I think you need to be sure that you know what you mean by Eng/Cw vs Linguistics as they are two very different disciplines. Most aspiring writers would take lit A level and read for a lit degree with CW modules, not language A level with a linguistics degree.

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DanglingMod · 13/10/2021 07:29

Or do you mean he wants to write non-fiction? In which case, a journalism degree or journalism with creative writing might be more relevant and also more likely to accept him without lit A level?

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Driposaurus · 13/10/2021 07:39

Echoing others here: the writers I know read (and critique) other writers All The Time, and i would expect that to be echoed in a CW programme.

Linguistics is a different discipline altogether.

English Language A Level (at least when I did it in the dark ages) reflected both sides whic is confusing.

Winchester and Bath both run a CW programme I believe.

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AlbertBridge · 13/10/2021 08:29

What kind of writer does your son want to be? If it's fiction he'll need the literature side of things. If it's non-fiction, he'd be better off doing a journalism or copywriting course.

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Peaseblossum22 · 13/10/2021 09:29

UEA is very good for creative writing. I know someone enjoying joint honours creative writing at Exeter

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mimbleandlittlemy · 13/10/2021 10:17

Birmingham's course is excellent and done in conjunction with the Shakespeare Institute and Newcastle's is fantastic with chances to work on new writing with the RSC and Northern Stage.

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daisypond · 13/10/2021 10:26

Linguistics is quite scientific, a rigorous academic subject. It doesn’t really relate to creative writing.

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thing47 · 13/10/2021 11:17

DH is a writer and has in the past been responsible for hiring (albeit some years ago). He wouldn't consider a Linguistics degree any more relevant than, say, a degree in history or any other essay-based humanities subject tbh.

As others have asked, it does depend somewhat on what sort of stuff your DS wants to write, but in general terms RG isn't as important in this field as it is in some.

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BonnesVacances · 13/10/2021 11:59

Thanks all. My degree is in linguistics so I know what it is. I studied a fair amount of literature in it but from a language and representation perspective. He is adamant he doesn't want to study literature as he wants to avoid Shakespeare. But he doesn't especially want to study linguistics per se anyway. He wants to study language, and things like dialogue, gender representation which is all relevant to CW.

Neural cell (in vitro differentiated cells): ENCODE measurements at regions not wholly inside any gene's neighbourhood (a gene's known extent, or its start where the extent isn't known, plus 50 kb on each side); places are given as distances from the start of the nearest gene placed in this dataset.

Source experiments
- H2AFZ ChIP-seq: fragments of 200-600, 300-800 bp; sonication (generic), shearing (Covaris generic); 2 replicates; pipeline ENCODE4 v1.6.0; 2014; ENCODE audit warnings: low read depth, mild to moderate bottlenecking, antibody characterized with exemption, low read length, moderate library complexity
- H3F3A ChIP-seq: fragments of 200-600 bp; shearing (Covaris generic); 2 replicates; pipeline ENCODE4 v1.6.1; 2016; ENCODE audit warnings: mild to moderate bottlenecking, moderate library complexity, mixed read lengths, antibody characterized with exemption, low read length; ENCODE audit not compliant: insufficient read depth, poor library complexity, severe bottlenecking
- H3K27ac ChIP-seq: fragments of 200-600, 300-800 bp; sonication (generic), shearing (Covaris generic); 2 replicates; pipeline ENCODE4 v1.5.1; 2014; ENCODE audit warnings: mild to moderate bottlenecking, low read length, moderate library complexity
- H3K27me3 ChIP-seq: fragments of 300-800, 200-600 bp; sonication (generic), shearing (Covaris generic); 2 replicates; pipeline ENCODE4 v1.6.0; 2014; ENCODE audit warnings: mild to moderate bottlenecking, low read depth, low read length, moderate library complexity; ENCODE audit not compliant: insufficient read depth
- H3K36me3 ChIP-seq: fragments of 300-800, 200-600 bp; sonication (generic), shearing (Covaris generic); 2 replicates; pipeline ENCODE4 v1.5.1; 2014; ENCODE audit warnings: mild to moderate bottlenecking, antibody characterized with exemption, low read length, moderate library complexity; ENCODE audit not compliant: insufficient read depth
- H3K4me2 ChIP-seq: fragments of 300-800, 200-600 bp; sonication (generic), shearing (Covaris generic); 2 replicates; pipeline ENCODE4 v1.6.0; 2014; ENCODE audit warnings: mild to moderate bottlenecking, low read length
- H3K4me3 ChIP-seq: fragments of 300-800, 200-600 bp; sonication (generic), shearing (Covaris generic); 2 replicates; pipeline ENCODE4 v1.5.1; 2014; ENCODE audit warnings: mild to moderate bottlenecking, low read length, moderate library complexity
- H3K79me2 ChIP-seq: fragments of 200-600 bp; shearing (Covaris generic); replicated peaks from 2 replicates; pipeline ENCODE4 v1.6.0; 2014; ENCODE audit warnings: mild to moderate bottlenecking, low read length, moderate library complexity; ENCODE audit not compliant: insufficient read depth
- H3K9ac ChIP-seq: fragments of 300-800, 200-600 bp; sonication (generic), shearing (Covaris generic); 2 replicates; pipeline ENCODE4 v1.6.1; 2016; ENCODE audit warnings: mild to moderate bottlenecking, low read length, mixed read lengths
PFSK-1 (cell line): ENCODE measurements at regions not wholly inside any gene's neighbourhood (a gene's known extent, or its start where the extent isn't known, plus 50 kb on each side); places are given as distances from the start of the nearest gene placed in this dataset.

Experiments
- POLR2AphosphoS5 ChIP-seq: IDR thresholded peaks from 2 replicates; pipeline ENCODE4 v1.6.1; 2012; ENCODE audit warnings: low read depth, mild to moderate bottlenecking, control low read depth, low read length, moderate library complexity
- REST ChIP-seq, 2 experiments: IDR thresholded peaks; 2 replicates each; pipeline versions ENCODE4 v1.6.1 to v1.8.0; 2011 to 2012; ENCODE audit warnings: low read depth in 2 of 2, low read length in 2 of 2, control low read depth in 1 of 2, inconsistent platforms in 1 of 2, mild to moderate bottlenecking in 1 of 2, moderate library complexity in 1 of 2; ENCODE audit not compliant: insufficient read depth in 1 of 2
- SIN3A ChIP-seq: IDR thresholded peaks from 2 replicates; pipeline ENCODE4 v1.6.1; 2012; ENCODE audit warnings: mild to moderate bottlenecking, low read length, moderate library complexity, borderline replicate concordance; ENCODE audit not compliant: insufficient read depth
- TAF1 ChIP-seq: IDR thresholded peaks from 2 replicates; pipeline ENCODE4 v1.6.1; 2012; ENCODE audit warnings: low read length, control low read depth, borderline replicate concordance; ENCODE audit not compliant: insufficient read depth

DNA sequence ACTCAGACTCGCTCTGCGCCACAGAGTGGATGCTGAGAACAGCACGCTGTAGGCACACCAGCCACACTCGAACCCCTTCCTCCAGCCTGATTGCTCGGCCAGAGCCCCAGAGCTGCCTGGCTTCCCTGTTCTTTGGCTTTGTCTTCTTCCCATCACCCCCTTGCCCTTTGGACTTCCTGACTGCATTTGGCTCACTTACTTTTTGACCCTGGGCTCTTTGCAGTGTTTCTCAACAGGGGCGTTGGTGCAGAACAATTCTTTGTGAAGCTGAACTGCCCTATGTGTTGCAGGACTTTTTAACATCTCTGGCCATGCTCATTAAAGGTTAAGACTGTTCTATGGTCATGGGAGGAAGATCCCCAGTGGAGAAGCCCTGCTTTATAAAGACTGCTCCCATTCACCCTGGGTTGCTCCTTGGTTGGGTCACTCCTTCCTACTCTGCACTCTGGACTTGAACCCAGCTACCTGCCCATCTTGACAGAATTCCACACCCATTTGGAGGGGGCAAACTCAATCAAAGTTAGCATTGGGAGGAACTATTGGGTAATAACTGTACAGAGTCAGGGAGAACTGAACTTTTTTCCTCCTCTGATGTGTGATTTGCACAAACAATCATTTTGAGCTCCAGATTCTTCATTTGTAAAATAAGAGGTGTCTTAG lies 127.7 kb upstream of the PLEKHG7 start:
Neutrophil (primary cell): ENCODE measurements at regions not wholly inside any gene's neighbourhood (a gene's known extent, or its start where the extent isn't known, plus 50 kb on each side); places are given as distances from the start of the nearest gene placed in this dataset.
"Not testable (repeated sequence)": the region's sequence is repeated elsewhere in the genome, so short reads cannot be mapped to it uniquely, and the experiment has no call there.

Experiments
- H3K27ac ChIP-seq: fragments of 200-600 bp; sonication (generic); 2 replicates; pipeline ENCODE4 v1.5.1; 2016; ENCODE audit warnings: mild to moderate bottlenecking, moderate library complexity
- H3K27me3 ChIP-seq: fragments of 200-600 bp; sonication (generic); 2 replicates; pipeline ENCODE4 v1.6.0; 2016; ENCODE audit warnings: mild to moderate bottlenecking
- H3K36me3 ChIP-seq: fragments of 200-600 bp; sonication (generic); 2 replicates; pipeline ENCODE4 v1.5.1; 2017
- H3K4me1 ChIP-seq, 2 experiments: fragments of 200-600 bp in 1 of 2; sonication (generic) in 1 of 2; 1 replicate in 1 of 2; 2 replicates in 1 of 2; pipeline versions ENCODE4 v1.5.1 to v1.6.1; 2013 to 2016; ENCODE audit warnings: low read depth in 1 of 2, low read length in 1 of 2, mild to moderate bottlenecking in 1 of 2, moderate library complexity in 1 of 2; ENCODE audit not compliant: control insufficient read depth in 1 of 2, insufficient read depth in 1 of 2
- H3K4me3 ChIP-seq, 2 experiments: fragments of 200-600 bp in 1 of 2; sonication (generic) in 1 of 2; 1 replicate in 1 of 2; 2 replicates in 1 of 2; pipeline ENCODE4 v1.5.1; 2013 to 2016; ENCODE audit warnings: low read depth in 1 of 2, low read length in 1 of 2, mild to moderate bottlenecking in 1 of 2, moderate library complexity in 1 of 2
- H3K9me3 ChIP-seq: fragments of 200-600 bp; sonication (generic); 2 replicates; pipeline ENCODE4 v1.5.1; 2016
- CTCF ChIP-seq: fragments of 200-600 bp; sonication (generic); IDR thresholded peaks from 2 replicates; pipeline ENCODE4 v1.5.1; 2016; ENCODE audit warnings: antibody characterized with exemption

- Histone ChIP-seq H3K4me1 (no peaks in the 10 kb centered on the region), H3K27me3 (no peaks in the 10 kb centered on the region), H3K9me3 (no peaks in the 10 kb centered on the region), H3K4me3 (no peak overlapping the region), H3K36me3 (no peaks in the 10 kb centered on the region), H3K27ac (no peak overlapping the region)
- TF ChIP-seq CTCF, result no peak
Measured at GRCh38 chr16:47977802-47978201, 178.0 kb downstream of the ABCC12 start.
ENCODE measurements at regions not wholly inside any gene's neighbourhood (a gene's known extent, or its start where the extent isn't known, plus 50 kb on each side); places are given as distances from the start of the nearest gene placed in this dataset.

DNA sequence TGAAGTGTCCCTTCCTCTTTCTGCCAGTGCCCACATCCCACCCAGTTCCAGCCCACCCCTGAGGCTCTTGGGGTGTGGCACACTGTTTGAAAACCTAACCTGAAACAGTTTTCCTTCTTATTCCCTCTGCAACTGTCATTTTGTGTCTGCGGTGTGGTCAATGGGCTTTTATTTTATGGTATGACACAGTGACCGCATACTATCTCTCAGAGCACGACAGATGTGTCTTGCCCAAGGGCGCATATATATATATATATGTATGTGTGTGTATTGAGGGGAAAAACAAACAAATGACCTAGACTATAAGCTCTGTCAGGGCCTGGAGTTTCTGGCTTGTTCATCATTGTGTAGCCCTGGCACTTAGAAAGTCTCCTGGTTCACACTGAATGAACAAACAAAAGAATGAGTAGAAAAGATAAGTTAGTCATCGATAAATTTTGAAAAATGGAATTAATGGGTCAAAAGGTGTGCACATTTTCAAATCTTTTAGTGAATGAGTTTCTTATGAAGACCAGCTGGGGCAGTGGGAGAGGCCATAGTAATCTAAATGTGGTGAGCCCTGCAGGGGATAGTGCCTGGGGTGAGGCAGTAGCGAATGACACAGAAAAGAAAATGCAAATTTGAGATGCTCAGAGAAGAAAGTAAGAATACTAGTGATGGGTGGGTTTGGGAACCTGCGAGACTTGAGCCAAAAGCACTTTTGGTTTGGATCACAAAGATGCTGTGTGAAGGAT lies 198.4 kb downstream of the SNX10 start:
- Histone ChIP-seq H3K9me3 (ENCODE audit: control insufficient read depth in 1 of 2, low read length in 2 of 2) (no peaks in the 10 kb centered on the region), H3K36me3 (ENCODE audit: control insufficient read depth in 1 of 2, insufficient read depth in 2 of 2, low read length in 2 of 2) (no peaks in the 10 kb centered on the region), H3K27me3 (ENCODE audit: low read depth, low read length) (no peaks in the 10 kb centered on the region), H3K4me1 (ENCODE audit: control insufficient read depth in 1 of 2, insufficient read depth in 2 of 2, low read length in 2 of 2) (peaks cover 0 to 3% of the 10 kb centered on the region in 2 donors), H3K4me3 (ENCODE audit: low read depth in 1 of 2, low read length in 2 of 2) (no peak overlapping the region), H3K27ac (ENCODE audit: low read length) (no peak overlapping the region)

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Hdhdjejdj · 13/10/2021 12:18

I would look at what kind of the links the university has to the industry and what kind of work students end up doing after they leave. I can’t imagine the success rate is huge at most places given how competitive writing is.

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Piggywaspushed · 13/10/2021 12:58

Not all Lit degrees will 'force' you to do Shakespeare. I thought I didn't want to do Shakespeare in my degree and avoided the Victorians. Both mistakes.

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Piggywaspushed · 13/10/2021 12:59

Should he not just do a straight CW degree because Eng Lang and CW is a rare combination and he is limiting himself to a sprinkling of institutions really?

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Fifthtimelucky · 13/10/2021 13:04

The three people I know who have done English and Creative Writing went to/are at Lancaster or Birmingham. All really enjoyed/enjoying it.

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daisypond · 13/10/2021 13:07

Queen Mary University of London? You can do English Language with Creative Writing there. Requires ABB.

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thing47 · 13/10/2021 13:17

From DH: At the end of the day, the best preparation for becoming a writer is to write! So experience in writing blogs, writing for local newspapers (or website more likely these days), student newspapers etc, are all going to be as important as the degree itself.

A good degree from an RG university is always going to be good for the CV, but actually a solid body of writing, especially if some of it has been published, is more likely to impress an employer.